A Stanton Williams-designed home in Hampstead for a film director and an interior designer cuts a dramatic dash, writes Ellis Woodman
Hampstead Heath is one of precious few places lying within easy reach of central London that offer the rus in urbe pleasures of leafy isolation – a distinction that accounts for the £7 million-plus price tag of the larger homes ranged along its eastern fringe.
This select neighbourhood forms the site of Stanton Williams Architects’ latest project, a detached house designed for a film director, an interior designer and their three children.
Located midway down a secluded cul-de-sac, it takes its place among a diverse group of properties ranging from late Arts and Crafts Movement cottages to post-war villas which reflect the area’s longstanding sympathy for modern architecture.
Attracted by a south-facing view towards a panorama of dense woodland, Stanton Williams’ clients bought the site with the aim of demolishing its former occupant: a down-at-heel 1950s house of two storeys and a pitched roof. Its replacement, ranged over three flat-roofed storeys, has been equipped with a significantly greater floor area, principally by scooping out a volume of the sloping ground on which it stands.
The introduction of a high timber fence which screens its lowest two storeys from view ensures that, seen from the street, the house reads as scarcely larger than its predecessor.
Source: Edmund Sumner
On being buzzed through the entrance door, we find ourselves crossing a newly established rockery – featuring abundant ferns, an artificial stream and a couple of mature pre-existing trees – by way of a short, succinctly detailed bridge. Ahead lies a narrow side elevation which invites a reading of the house as an assembly of independent volumes distinguished by differing cladding treatments.
A gallery extends down one side, ultimately connecting with a west-facing terrace equipped with a modestly scaled swimming pool.
The ground floor and a wing housing the stair and ancillary spaces form an L-shaped extrusion faced in a highly figured German limestone, while the bedrooms occupy a dark painted timber box that seemingly floats above. In between, an expanse of glazing admits views through the full width of the house and out to the trees beyond.
While this introduction asserts the fundamentally systematic nature of the building’s plan, the interior is not free of surprises. The middle level on which we enter houses a reception area – complete with grand piano – beyond which a void has been extracted to provide a 6.4m floor-to-ceiling height over a large part of the ground floor living room. A gallery extends down one side, ultimately connecting with a west-facing terrace equipped with a modestly scaled swimming pool.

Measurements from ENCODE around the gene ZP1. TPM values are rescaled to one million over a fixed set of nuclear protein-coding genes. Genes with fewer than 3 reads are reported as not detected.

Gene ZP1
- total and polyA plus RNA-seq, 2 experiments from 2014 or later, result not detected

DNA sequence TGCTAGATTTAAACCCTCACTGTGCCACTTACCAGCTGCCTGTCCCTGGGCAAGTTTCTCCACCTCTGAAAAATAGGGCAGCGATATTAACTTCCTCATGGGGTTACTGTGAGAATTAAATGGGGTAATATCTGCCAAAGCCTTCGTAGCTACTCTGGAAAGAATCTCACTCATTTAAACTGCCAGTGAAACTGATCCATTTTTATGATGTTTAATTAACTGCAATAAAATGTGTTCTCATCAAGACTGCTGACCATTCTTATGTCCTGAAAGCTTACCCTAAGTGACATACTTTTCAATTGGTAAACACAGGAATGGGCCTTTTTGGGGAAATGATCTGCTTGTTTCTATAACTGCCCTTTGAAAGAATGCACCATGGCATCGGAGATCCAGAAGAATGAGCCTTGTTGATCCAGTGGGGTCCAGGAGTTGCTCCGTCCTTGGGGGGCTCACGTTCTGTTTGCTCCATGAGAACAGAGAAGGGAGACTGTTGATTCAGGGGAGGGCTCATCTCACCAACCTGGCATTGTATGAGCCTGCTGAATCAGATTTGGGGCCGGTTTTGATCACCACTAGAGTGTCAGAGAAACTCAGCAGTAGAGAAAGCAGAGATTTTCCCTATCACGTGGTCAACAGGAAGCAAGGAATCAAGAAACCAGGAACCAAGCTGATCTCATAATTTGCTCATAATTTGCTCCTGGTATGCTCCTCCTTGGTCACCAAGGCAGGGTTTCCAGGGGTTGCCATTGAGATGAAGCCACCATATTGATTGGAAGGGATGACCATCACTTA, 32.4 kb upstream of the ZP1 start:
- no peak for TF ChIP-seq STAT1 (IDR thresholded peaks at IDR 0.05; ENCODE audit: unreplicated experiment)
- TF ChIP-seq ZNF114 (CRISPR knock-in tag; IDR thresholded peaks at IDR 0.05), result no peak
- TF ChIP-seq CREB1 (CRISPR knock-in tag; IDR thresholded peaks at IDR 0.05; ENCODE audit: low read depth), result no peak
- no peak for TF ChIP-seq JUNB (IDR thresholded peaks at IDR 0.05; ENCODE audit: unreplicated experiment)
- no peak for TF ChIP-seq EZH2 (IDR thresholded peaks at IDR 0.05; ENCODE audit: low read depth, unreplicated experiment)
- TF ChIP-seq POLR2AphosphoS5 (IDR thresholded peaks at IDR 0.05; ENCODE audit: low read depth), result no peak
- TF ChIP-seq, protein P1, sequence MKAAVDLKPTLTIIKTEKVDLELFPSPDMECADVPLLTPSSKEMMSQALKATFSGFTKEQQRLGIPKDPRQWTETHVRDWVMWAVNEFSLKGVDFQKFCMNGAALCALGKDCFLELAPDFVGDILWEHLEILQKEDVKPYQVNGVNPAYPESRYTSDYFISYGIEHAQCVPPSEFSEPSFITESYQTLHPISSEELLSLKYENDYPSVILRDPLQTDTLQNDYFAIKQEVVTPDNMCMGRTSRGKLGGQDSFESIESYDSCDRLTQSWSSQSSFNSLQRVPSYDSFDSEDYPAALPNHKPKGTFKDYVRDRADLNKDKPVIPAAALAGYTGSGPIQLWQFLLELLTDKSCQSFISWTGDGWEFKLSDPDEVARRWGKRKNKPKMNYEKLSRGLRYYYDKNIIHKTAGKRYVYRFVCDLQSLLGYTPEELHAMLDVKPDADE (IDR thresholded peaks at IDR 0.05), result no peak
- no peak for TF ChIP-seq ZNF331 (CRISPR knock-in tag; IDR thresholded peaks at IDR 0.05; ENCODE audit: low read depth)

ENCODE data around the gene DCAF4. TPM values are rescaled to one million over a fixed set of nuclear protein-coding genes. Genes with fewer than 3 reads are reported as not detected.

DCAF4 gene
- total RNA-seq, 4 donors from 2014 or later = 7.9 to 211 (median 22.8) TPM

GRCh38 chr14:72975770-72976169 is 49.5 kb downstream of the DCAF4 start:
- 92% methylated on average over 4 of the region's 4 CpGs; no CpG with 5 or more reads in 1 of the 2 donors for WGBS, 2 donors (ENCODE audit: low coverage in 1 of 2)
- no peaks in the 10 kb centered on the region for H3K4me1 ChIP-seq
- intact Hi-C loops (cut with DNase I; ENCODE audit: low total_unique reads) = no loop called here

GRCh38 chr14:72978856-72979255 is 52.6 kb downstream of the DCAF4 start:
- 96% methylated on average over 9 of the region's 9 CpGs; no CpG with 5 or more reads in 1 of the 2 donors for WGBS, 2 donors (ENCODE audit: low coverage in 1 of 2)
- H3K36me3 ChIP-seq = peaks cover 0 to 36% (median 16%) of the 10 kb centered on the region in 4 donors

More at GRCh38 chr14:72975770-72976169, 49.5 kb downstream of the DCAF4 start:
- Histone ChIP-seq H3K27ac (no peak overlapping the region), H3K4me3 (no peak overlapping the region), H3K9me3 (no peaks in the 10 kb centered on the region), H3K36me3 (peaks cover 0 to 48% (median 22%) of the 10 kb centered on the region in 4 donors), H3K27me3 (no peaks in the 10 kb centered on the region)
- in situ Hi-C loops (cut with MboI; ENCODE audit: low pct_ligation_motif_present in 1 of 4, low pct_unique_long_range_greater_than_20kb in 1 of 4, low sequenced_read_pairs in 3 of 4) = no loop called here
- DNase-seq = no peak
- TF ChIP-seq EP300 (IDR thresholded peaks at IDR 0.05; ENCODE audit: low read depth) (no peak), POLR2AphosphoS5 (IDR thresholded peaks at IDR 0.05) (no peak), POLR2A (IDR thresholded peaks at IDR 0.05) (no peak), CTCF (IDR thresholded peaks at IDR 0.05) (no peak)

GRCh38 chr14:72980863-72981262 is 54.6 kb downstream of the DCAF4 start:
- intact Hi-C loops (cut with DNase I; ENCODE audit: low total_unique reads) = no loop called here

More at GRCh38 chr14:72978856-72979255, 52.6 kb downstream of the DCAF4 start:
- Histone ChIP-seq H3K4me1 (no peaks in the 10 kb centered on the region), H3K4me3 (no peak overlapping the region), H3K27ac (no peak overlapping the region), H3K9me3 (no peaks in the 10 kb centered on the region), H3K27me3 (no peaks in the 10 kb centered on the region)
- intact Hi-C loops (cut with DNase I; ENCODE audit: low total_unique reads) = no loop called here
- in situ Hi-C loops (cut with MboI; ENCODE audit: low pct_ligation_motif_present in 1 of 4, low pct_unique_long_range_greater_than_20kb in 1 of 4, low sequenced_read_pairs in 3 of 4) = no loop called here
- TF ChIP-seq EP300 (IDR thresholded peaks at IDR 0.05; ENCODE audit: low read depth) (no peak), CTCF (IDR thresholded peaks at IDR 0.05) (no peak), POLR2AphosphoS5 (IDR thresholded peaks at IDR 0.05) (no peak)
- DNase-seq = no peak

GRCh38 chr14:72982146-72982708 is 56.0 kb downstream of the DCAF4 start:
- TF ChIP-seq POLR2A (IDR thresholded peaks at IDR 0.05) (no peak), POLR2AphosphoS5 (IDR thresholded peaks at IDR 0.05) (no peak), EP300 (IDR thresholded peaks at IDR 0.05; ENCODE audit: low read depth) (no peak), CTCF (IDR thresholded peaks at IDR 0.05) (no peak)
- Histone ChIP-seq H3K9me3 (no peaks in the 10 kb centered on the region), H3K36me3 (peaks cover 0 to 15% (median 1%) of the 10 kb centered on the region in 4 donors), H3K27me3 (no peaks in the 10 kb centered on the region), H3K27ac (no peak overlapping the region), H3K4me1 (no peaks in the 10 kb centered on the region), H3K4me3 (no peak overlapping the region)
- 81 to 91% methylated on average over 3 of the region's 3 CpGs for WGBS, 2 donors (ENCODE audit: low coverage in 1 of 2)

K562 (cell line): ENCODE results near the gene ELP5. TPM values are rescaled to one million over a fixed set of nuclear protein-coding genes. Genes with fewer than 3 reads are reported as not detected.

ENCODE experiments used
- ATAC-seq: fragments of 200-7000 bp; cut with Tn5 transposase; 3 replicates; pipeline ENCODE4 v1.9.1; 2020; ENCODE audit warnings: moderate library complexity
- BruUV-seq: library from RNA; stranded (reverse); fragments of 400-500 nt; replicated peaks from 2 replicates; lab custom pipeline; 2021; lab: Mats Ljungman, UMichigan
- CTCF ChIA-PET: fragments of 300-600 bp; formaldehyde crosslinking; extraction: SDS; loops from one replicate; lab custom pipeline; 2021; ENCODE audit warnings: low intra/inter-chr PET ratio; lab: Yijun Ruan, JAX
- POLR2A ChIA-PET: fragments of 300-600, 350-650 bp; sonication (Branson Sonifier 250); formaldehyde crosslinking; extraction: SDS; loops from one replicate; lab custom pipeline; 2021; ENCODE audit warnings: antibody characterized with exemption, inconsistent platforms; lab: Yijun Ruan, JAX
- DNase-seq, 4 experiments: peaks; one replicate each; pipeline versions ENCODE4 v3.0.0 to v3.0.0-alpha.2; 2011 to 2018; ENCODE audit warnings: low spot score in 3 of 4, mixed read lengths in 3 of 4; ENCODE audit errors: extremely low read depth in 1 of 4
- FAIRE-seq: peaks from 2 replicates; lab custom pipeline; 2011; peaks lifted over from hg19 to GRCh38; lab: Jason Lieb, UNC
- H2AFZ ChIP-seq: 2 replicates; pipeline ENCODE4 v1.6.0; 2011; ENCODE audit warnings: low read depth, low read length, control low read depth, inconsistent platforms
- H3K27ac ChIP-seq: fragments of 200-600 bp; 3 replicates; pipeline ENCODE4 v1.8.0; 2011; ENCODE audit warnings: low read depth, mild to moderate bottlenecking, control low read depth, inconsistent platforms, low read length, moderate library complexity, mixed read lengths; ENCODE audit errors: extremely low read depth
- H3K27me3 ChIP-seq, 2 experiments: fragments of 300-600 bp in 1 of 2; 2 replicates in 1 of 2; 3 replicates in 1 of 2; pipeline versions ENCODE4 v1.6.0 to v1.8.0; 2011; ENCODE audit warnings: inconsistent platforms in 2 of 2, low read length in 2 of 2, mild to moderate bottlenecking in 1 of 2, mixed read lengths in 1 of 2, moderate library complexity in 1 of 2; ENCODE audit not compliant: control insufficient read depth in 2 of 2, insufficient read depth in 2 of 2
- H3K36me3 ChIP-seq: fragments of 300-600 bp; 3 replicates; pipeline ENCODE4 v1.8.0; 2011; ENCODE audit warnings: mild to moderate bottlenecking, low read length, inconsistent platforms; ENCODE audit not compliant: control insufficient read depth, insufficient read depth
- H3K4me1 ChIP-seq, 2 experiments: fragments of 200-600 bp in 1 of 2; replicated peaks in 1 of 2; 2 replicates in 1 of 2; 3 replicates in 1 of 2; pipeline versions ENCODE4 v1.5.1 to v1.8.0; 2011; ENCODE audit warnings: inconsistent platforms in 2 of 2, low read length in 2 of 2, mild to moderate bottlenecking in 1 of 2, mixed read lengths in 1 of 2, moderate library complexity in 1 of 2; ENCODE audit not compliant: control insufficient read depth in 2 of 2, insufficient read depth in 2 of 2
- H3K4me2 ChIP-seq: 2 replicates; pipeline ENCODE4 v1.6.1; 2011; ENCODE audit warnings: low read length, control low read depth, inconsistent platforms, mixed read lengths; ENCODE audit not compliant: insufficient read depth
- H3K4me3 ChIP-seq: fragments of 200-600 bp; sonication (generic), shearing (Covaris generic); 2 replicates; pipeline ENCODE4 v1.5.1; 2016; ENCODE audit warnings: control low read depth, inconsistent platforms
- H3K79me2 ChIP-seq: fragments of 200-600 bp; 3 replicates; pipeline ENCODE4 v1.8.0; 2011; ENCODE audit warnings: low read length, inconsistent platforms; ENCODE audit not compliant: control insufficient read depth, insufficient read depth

What are not at first apparent are the smaller rooms concealed behind flush-fitting hinged panels ranged along the length of the gallery. These include an office and guest bedroom and, most memorably, a home cinema lined in sausage-like forms upholstered in dark felt – the kind of lushly intimate set piece one might expect to encounter in an Adolf Loos house.
Taking the stairs to the lower level, the immediate sensation is one of dramatic spatial expansion. This floor is larger than those above, the space under the terrace having been exploited as the site of the kitchen. While open to the living area, the kitchen is slipped in relation to it in plan, establishing a startling 25.5m diagonal axis between the floor’s opposing corners.
The views also extend outside, thanks to the provision of full-height glazing. An extraordinarily slim-sectioned sliding window system manufactured by Vitrocsa has been specified throughout, allowing the interior a very direct relationship to the encompassing garden.
The bedroom level ‘box’ cantilevers out over the glazing on all sides – providing summer shading – and approximates the height of the wood it surveys over neighbouring gardens. Standing here is an experience akin to occupying a treehouse, a reading that has been consolidated by the introduction of timber flooring in place of the limestone used downstairs.
Source: Edmund Sumner
The bedrooms are of compact plan but a 3.1m head height offers a leavening generosity while allowing for the introduction of clerestory glazing above the lower corridor by which they are accessed. Each has also been provided with its own recessed balcony, accessible by way of a full-height glazed door.
These spaces have been fitted with low-iron glass balustrades, and lined in oiled iroko – a material that introduces a welcome warmth to a palette of external materials otherwise dominated by dark grey tones.
Linings have always been afforded a primary role in Stanton Williams’ architectural lexicon, often serving as a means of articulating spaces created through a process of strategic extraction. That has certainly been the practice’s method in this project. For all the refinement of its construction, the house maintains a beguilingly cave-like relationship to the outside world: a place from which to enjoy a privileged view, but also a site of retreat.
Start on site: February 2012
Completion: July 2014
Form of contract: Design and Build
Gross internal floor area: 566m
Construction cost/m2 £4,950
Architect: Stanton Williams
Executive architect: Tully Filmer (with Restructure JC)
Client: Private client
Structural engineer: Barton Engineers
M&E consultant: Skelly & Couch / RJA Consultancy + Management
QS: Stockdale /Jon Sales QA
Lighting design: Speirs + Major
Planning consultants: First Plan
Party wall surveyor: Millbridge
Landscaping: Earth Moves Design
Audio visual: Marquee Home
Main contractor: Restructure JC
Cad software used MicroStation